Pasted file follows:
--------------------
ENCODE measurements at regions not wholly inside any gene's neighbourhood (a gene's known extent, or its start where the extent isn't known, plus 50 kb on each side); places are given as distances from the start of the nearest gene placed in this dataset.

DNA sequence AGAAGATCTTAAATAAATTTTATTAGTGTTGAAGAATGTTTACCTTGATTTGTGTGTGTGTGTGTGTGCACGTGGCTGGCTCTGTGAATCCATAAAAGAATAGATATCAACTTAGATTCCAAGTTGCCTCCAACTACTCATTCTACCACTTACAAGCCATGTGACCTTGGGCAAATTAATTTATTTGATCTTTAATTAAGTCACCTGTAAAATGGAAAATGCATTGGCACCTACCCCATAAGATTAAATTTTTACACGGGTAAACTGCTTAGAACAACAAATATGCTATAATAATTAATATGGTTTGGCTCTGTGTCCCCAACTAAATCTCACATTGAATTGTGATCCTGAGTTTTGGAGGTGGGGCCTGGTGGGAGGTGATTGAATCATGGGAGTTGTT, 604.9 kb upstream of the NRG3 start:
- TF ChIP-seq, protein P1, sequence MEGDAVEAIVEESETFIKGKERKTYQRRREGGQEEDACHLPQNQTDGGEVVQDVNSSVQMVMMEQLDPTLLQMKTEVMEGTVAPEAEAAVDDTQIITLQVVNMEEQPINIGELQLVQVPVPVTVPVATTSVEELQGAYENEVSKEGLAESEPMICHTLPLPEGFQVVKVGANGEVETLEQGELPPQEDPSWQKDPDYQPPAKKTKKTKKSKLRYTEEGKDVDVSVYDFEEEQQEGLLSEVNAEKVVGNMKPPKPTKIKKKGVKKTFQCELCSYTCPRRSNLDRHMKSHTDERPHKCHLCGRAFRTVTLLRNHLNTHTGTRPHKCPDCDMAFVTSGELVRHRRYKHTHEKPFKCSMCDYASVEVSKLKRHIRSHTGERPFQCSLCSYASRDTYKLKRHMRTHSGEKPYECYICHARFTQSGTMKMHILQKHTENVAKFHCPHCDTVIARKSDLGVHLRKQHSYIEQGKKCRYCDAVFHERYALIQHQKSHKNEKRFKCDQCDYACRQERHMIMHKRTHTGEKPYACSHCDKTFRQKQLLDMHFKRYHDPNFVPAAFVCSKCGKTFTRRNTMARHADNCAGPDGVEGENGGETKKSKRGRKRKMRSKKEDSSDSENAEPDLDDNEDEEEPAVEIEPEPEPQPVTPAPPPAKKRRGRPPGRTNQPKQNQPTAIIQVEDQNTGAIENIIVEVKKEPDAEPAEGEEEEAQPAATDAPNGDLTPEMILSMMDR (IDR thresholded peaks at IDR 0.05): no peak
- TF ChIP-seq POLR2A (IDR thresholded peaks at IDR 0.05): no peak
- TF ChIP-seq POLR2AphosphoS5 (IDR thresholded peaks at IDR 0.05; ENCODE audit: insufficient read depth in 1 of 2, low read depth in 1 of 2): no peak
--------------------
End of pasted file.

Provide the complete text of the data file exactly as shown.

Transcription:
ENCODE measurements at regions not wholly inside any gene's neighbourhood (a gene's known extent, or its start where the extent isn't known, plus 50 kb on each side); places are given as distances from the start of the nearest gene placed in this dataset.

DNA sequence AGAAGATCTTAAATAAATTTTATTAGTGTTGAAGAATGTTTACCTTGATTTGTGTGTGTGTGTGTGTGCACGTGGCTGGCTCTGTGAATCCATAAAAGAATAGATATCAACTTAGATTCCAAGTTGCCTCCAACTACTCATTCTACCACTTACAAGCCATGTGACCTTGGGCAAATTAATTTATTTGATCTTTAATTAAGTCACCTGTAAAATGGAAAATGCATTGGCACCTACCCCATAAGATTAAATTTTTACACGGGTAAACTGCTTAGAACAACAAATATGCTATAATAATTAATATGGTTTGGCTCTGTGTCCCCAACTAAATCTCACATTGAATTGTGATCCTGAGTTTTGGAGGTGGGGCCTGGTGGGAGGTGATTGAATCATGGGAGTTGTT, 604.9 kb upstream of the NRG3 start:
- TF ChIP-seq, protein P1, sequence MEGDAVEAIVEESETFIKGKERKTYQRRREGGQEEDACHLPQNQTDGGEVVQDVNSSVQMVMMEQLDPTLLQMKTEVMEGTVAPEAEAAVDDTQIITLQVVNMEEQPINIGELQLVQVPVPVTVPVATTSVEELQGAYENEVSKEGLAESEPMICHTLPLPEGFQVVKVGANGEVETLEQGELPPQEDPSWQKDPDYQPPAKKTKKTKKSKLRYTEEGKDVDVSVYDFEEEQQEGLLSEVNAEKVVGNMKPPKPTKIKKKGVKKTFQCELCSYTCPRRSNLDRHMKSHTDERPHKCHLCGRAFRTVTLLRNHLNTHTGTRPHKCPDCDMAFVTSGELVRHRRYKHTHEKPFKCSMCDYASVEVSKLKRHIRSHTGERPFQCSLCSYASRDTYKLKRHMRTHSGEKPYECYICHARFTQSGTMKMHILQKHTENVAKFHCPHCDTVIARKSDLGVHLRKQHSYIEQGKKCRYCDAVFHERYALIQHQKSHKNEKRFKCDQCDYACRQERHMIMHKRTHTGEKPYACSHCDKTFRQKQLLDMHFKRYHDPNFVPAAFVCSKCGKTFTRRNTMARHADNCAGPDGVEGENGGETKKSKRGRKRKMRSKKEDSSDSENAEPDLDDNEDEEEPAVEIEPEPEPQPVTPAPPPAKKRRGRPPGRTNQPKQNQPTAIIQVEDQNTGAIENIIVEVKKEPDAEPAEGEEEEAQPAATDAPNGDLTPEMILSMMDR (IDR thresholded peaks at IDR 0.05): no peak
- TF ChIP-seq POLR2A (IDR thresholded peaks at IDR 0.05): no peak
- TF ChIP-seq POLR2AphosphoS5 (IDR thresholded peaks at IDR 0.05; ENCODE audit: insufficient read depth in 1 of 2, low read depth in 1 of 2): no peak